Archive for the ‘Mideast Conflict’ Category
David Shulman writes in the NY Review of Books:
In early May, Breaking the Silence, the organization of Israeli ex-soldiers that is by now well known for its meticulous independent accounts of IDF operations, published areport on the Israeli army’s campaign in Gaza last summer. The result of many months of recorded interviews with over sixty soldiers, including many lower- and middle-level officers, the report revealed that the large number of civilian casualties on the Palestinian side was a consequence, among other things, of military tactics and orders explicitly adopted by the IDF.
The report sparked off an immediate response in the Israeli and international media, with predictable attempts to vilify its authors as “traitors.” Israelis like to think that their army holds to high moral standards, and they react badly to hard evidence that shows this is not the case. There has been particular outrage at the suggestion that there is anything wrong about the new “Gaza rules” and the high civilian body count. Most Israelis simply, and simplistically, blame Hamas for the fighting and its cost, which they also see as the natural result of fighting in the thickly populated urban space of Gaza. As it happens, there were few surprises in the interviews, which mostly confirmed what we knew from reports in the press last summer, as well as from the evidence of earlier IDF campaigns in Lebanon and in Gaza. The deeper significance of the interviews, then, may lie in what they suggest about IDF operations over many years and, indirectly, about longstanding policies in the occupied West Bank.
The seven-week operation known as “Protective Edge” (Tzuk Eitan, “Steadfast Boulder,” in Hebrew) was a violent conflict aimed at stopping rocket fire from Gaza into Israel. According to the United Nations, some 2,200 people were killed, of whom 1,492, or more than two thirds, were civilian. The overwhelming majority of these were Palestinian. (The Israeli military recorded the deaths of sixty-six Israeli soldiers and six Israeli civilians in the conflict.)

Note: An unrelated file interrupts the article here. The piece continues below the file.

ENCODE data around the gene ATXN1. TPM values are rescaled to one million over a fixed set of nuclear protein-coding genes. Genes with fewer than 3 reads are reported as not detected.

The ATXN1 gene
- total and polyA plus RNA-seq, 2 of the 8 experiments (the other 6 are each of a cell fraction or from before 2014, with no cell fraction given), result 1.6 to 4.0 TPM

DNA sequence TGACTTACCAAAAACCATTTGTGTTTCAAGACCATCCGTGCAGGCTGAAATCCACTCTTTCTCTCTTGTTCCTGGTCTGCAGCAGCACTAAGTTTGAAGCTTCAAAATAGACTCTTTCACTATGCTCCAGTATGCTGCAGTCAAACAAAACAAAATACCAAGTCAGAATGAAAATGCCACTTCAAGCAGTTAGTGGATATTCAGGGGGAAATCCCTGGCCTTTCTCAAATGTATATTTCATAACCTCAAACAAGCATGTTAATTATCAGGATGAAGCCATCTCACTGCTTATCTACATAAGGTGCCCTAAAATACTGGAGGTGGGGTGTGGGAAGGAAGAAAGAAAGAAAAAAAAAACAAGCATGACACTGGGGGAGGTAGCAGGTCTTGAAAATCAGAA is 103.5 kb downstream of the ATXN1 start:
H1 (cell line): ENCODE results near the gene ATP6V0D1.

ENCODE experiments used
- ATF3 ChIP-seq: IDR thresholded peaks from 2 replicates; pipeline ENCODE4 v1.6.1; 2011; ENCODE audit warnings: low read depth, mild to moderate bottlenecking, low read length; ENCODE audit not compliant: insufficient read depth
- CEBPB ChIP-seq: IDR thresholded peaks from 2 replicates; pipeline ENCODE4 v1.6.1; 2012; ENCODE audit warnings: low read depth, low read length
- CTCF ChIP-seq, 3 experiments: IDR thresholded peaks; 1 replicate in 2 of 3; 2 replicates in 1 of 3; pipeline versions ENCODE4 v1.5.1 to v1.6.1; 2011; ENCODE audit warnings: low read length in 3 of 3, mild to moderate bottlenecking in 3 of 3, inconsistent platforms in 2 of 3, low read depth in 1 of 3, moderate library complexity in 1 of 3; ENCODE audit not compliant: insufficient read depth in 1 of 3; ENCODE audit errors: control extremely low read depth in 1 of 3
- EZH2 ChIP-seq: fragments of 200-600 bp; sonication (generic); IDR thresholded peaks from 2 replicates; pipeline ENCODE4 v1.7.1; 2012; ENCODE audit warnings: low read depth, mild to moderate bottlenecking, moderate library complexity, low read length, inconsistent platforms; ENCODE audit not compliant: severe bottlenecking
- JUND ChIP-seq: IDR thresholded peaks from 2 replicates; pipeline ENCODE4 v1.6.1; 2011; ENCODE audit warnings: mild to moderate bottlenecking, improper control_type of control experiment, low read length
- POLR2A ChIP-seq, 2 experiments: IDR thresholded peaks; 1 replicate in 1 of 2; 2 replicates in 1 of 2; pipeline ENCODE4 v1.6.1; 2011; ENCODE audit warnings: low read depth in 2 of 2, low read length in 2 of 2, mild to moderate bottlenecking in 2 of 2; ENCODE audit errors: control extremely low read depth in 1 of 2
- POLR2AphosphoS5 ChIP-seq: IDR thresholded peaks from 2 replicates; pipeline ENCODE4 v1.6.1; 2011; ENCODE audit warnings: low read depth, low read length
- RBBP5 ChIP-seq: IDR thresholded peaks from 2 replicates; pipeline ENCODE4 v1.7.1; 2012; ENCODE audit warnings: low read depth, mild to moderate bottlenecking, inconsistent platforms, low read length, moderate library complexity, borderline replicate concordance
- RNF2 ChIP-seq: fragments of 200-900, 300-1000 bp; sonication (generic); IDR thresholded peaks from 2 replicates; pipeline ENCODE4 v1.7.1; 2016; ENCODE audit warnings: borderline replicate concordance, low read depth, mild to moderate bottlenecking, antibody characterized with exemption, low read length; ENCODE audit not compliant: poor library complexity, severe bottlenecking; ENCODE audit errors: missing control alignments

The evidence presented in the Breaking the Silence report can be summarized relatively simply: soldiers briefed by officers before they went into Gaza were instructed to avoid all risks to themselves even at the cost of certain, possibly substantial, civilian casualties. In practice, this meant they shot at everything that moved in their zone of combat, including animals and, inevitably, civilians who for whatever reason could not get out in time. This point is a weighty one. The army delivered warnings to civilians to evacuate areas slated for attack; usually these took the form of leaflets or text-messages to cell phones, but there was also the Israeli invention called “a knock on the door”—a small missile or shell shot at a building as a warning that heavier shelling was about to begin. Civilians who failed to heed such warnings were, according to the army briefings, fair game. They were not supposed to be there.
The difficulty with these measures is by now well known and has been discussed at some length. At times the interval between the knock on the door and severe or total destruction was so short—measured in minutes or even seconds—that there was simply no time for civilians to get out. Moreover, such warnings are largely meaningless unless there is a corridor of safety for evacuees fleeing the battle zone and some provision for their survival once they get beyond the immediate threat, as the prominent human-rights lawyer, Michael Sfard, wrote last summer while the battles were still raging. Such measures were, in general, absent during last summer’s fighting. Many civilians certainly died in a desperate attempt to reach safety; some troubling cases are documented in the report.
For the sake of comparison, we might recall the Israeli army’s traditional rules of engagement, taught to generations of recruits. A potential enemy can, we were told, be killed if he has a weapon, an apparent intent to cause harm, and a realistic capability of doing so. “Gaza rules” were far more lenient, as many of the Breaking the Silence interviews state directly:
What were the rules of engagement?
There weren’t really any rules of engagement, it was more protocols. The idea was, if you spot something—shoot. They told us: “There aren’t supposed to be any civilians there. If you spot someone, shoot.” Whether it posed a threat or not wasn’t a question, and that makes sense to me. If you shoot someone in Gaza it’s cool, no big deal.
The same approach—massive fire, sometimes uncontrolled or indiscriminate—held true at much higher levels of operation, as in the destruction of buildings, indeed of entire neighborhoods, such as Shuja’iyya in the central zone and Khuza’a in the far south, either by ground artillery or from the air. The heavy civilian casualties on the Palestinian side included some five hundred dead children. Destruction of homes and infrastructure in Gaza was immense, some of it clearly meant to teach a lesson, or to take revenge, or to create a passable illusion of military victory or some form of deterrent against future attacks.